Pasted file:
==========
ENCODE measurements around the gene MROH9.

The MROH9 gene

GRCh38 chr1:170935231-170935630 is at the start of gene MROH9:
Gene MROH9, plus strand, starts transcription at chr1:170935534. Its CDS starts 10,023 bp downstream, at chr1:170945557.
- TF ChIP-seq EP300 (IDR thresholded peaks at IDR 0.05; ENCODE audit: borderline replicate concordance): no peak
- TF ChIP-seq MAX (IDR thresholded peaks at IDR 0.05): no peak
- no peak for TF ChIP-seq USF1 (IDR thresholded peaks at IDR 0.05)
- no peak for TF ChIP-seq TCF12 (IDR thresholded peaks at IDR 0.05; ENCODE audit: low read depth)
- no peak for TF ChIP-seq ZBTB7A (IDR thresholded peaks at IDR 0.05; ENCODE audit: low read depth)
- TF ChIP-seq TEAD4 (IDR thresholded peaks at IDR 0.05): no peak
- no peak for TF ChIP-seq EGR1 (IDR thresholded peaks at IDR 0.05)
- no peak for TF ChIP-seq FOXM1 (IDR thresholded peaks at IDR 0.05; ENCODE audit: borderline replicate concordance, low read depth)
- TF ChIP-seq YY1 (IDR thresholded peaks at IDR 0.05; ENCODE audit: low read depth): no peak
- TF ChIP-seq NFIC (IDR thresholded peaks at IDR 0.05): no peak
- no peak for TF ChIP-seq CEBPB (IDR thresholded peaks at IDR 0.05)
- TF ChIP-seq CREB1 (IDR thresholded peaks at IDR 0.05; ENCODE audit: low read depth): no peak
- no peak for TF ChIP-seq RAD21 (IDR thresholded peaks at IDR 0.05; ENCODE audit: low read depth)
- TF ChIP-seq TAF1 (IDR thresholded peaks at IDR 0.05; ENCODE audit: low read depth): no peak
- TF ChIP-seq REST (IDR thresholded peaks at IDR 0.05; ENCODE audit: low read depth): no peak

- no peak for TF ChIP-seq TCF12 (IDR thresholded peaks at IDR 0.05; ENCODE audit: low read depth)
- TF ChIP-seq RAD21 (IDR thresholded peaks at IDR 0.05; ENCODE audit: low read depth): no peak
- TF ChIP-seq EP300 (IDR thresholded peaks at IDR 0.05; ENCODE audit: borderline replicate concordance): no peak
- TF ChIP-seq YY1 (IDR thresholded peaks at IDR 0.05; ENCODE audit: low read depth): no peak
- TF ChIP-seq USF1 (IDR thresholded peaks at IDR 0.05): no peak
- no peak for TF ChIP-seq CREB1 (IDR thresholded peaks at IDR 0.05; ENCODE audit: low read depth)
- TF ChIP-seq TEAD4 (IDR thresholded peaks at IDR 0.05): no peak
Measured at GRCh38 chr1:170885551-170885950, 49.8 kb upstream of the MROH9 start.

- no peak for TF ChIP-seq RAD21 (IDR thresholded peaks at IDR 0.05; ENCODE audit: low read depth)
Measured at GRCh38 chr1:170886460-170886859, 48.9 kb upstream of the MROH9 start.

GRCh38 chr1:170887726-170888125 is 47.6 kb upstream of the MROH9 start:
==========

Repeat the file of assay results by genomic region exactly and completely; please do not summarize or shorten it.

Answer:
ENCODE measurements around the gene MROH9.

The MROH9 gene

GRCh38 chr1:170935231-170935630 is at the start of gene MROH9:
Gene MROH9, plus strand, starts transcription at chr1:170935534. Its CDS starts 10,023 bp downstream, at chr1:170945557.
- TF ChIP-seq EP300 (IDR thresholded peaks at IDR 0.05; ENCODE audit: borderline replicate concordance): no peak
- TF ChIP-seq MAX (IDR thresholded peaks at IDR 0.05): no peak
- no peak for TF ChIP-seq USF1 (IDR thresholded peaks at IDR 0.05)
- no peak for TF ChIP-seq TCF12 (IDR thresholded peaks at IDR 0.05; ENCODE audit: low read depth)
- no peak for TF ChIP-seq ZBTB7A (IDR thresholded peaks at IDR 0.05; ENCODE audit: low read depth)
- TF ChIP-seq TEAD4 (IDR thresholded peaks at IDR 0.05): no peak
- no peak for TF ChIP-seq EGR1 (IDR thresholded peaks at IDR 0.05)
- no peak for TF ChIP-seq FOXM1 (IDR thresholded peaks at IDR 0.05; ENCODE audit: borderline replicate concordance, low read depth)
- TF ChIP-seq YY1 (IDR thresholded peaks at IDR 0.05; ENCODE audit: low read depth): no peak
- TF ChIP-seq NFIC (IDR thresholded peaks at IDR 0.05): no peak
- no peak for TF ChIP-seq CEBPB (IDR thresholded peaks at IDR 0.05)
- TF ChIP-seq CREB1 (IDR thresholded peaks at IDR 0.05; ENCODE audit: low read depth): no peak
- no peak for TF ChIP-seq RAD21 (IDR thresholded peaks at IDR 0.05; ENCODE audit: low read depth)
- TF ChIP-seq TAF1 (IDR thresholded peaks at IDR 0.05; ENCODE audit: low read depth): no peak
- TF ChIP-seq REST (IDR thresholded peaks at IDR 0.05; ENCODE audit: low read depth): no peak

- no peak for TF ChIP-seq TCF12 (IDR thresholded peaks at IDR 0.05; ENCODE audit: low read depth)
- TF ChIP-seq RAD21 (IDR thresholded peaks at IDR 0.05; ENCODE audit: low read depth): no peak
- TF ChIP-seq EP300 (IDR thresholded peaks at IDR 0.05; ENCODE audit: borderline replicate concordance): no peak
- TF ChIP-seq YY1 (IDR thresholded peaks at IDR 0.05; ENCODE audit: low read depth): no peak
- TF ChIP-seq USF1 (IDR thresholded peaks at IDR 0.05): no peak
- no peak for TF ChIP-seq CREB1 (IDR thresholded peaks at IDR 0.05; ENCODE audit: low read depth)
- TF ChIP-seq TEAD4 (IDR thresholded peaks at IDR 0.05): no peak
Measured at GRCh38 chr1:170885551-170885950, 49.8 kb upstream of the MROH9 start.

- no peak for TF ChIP-seq RAD21 (IDR thresholded peaks at IDR 0.05; ENCODE audit: low read depth)
Measured at GRCh38 chr1:170886460-170886859, 48.9 kb upstream of the MROH9 start.

GRCh38 chr1:170887726-170888125 is 47.6 kb upstream of the MROH9 start: